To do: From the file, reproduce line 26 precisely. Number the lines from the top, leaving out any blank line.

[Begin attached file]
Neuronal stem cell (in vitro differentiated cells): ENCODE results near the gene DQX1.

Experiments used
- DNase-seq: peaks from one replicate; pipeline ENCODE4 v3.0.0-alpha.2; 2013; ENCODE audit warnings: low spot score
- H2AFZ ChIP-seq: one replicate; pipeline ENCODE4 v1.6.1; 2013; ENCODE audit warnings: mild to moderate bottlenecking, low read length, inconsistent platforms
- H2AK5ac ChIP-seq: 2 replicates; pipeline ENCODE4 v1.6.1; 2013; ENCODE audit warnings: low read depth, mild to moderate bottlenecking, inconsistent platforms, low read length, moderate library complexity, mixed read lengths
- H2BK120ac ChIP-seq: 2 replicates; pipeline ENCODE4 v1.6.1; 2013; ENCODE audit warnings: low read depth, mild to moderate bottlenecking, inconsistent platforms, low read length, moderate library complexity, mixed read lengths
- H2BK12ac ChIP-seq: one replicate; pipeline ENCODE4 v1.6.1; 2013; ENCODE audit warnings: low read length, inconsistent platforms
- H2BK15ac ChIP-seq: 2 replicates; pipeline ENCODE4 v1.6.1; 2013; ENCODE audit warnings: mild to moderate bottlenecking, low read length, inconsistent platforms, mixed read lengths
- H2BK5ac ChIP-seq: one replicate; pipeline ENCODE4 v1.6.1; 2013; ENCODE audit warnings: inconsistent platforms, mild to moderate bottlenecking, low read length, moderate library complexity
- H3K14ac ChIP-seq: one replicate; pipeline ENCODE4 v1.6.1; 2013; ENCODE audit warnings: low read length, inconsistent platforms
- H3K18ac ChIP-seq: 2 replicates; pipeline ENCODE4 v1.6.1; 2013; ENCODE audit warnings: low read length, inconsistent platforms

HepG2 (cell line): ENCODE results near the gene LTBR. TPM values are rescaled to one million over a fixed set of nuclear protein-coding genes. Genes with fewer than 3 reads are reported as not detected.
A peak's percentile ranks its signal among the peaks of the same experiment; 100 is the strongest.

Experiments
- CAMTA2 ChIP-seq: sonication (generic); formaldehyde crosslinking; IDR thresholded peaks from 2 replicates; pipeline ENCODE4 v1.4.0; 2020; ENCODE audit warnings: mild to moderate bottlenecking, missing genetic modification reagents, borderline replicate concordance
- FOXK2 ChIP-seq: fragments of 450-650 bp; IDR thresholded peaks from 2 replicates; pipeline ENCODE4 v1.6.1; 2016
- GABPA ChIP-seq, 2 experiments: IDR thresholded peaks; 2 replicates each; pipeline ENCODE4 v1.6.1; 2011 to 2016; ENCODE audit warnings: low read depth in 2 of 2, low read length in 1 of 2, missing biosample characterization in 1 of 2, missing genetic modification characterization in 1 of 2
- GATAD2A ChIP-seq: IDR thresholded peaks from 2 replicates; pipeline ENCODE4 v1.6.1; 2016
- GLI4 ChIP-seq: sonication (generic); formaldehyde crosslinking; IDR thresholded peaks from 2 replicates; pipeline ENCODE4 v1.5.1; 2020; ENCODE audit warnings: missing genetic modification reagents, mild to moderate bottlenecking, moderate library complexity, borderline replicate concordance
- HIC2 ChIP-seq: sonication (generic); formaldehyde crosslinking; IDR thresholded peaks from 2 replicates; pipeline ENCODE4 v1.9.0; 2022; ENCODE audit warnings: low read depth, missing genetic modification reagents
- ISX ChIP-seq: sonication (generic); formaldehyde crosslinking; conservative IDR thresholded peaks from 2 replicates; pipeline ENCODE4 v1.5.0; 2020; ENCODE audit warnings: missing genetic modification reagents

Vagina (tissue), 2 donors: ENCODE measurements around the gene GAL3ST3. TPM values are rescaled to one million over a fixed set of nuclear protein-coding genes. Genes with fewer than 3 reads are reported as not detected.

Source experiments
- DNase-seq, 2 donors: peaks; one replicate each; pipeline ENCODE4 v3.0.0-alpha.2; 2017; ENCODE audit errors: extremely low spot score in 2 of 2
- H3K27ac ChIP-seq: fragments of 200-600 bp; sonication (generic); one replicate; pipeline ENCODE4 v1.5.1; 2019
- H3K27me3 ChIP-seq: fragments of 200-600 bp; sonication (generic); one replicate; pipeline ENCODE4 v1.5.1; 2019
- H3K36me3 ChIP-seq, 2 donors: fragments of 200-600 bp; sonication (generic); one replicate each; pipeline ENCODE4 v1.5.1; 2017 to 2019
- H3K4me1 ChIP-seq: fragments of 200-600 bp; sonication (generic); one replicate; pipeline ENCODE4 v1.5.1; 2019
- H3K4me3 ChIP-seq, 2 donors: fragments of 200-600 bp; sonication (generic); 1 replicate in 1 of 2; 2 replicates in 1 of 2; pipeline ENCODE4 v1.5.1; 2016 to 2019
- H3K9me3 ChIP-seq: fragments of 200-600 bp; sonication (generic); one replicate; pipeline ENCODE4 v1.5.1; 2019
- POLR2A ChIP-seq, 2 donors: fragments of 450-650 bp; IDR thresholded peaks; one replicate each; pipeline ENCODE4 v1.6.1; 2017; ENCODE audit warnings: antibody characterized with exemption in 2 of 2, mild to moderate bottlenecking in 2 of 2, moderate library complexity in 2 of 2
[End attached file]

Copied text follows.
- H3K27me3 ChIP-seq: fragments of 200-600 bp; sonication (generic); one replicate; pipeline ENCODE4 v1.5.1; 2019